"It's cool to have two different times in life, rather than having one time in life and dragging it out for as long as you can," Gaz Coombes says as we talk about his successful reinvention from leader of frothy britpoppers Supergrass to his new role as an acclaimed indie singer/songwriter.

"To sever that time in an extreme way and move on with a separate thing was really important to me," he continues. "It also keeps Supergrass frozen in time as a cool thing."

Coombes plays Auckland's Tuning Fork on Monday to support his fantastic new record The World's Strongest Man, his third solo album. Away from the band dynamic, Coombes' songwriting is more experimental and moody, the fuzzy guitar work of his songs draped in curious atmospheres and noises and propelled by loops and grooves he samples from his own drumming.

"The records have turned out better than I ever thought, so it's a case of taking that live," he says, when asked about the show's vibe. "Playing the pubs and doing old Supergrass songs is not anything I really wanted to do, to be honest. I've got too many ideas I want to get across. The response to the new songs has been so good that I haven't really thought about delving too much into the old stuff."


He cites the different approaches Beck has taken to his live shows over the years as an inspiration for how he put his show together. To that end he wanted to present the songs how he wrote them, without "all the production tricks and fairy dust".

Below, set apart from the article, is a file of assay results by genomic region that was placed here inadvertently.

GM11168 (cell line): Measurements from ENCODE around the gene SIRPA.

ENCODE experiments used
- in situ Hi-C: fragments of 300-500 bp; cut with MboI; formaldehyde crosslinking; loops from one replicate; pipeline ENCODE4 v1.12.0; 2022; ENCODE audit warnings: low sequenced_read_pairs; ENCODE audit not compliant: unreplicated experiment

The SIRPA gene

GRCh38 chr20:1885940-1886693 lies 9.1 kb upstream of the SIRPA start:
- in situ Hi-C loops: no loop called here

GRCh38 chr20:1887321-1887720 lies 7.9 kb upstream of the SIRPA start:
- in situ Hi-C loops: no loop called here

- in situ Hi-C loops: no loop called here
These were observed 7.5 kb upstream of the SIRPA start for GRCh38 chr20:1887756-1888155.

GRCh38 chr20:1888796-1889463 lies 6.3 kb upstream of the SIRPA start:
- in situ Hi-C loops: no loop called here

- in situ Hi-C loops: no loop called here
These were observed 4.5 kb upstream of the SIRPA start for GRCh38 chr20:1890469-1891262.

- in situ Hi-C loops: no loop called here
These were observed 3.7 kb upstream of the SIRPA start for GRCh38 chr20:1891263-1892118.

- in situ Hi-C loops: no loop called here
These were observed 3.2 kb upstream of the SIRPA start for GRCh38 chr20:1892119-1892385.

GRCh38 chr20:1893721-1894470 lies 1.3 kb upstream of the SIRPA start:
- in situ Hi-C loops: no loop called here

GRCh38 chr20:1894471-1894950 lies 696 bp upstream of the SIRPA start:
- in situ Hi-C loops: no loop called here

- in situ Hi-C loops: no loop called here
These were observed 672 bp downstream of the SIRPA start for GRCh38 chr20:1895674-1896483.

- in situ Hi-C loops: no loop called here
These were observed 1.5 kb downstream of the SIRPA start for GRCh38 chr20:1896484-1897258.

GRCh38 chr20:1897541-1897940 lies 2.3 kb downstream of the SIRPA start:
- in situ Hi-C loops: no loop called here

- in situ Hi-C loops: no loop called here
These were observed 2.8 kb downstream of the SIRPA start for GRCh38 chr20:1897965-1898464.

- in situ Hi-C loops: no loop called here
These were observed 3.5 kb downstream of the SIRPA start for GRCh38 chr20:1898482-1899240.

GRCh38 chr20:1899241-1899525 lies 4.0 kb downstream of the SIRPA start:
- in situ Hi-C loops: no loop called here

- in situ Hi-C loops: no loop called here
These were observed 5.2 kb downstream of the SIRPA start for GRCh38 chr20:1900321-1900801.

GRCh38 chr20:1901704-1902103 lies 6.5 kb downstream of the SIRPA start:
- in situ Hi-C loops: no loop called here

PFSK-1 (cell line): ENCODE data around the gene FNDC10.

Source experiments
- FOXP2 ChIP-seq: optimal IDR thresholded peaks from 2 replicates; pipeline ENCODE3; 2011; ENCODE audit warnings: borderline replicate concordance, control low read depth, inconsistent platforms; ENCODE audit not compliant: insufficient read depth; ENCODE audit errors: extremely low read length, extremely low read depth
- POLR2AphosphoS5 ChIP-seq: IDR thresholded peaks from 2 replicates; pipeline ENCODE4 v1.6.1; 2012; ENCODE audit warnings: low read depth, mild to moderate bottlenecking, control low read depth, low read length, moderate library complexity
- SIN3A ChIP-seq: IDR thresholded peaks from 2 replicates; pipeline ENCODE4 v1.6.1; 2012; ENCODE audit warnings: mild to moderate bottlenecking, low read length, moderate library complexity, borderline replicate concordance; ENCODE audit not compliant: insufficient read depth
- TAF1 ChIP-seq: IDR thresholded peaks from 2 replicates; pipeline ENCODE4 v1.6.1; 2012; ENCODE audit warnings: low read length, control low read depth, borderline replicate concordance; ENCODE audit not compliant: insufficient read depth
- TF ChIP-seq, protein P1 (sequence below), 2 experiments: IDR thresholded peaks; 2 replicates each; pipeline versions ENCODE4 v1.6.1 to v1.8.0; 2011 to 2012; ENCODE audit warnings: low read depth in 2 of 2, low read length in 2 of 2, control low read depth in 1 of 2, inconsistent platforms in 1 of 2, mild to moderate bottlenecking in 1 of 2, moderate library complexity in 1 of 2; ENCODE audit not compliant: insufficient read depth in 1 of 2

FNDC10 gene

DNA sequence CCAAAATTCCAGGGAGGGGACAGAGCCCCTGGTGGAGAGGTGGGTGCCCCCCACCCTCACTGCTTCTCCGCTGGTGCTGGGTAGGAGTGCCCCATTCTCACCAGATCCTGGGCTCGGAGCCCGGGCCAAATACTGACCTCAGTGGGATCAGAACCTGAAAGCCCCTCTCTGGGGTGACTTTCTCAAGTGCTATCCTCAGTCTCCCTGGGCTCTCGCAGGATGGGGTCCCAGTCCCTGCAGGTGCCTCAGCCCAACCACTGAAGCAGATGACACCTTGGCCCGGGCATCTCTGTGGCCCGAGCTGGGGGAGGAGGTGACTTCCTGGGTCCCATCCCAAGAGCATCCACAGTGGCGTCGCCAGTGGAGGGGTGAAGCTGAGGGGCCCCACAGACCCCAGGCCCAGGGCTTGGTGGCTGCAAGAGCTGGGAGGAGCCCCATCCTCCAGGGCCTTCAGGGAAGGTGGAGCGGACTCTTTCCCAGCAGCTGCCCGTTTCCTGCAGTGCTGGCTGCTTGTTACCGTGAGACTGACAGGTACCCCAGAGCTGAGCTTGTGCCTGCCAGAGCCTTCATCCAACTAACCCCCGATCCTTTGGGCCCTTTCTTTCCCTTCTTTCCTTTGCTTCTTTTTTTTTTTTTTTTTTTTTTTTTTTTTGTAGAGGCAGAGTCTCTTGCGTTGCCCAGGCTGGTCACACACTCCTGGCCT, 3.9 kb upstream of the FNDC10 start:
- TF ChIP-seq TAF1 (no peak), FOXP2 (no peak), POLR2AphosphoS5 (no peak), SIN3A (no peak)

"There's a song under that stuff, it doesn't always have to have all of the ingredients to get across the essence of it. Just play things in a stripped down way with a simple beat, or a drone or loop. It's really fun," he says. "It's like taking the writing process on the stage, only they're already fully formed songs. It's a cool performance thing."

So unlike his last visit with his old band back in 99, this time his only company on stage will be "different little boxes, drum machines, little loops and weird noises."

"For me it's always been a case of whatever I do, just make it really f***ing good. Whether it's just me on my own or with a three-piece or a five-piece band and backing singers, I treat them all equally."

Is it freeing in a way, or does the extra concentration required to keep drums drumming and loops looping cancel that out?

"It's quite liberating," he says. "Because there's no one else on stage if I decide to stick around on a groove, or on a beat there's no constraints. It's cool to have that freedom."

And if you want to hear some of those old Supergrass classics, well, that's entirely up to you.

"I do put in a couple of Supergrass songs here and there," he says, before a grinning caveat, "depending on how wild the crowd is."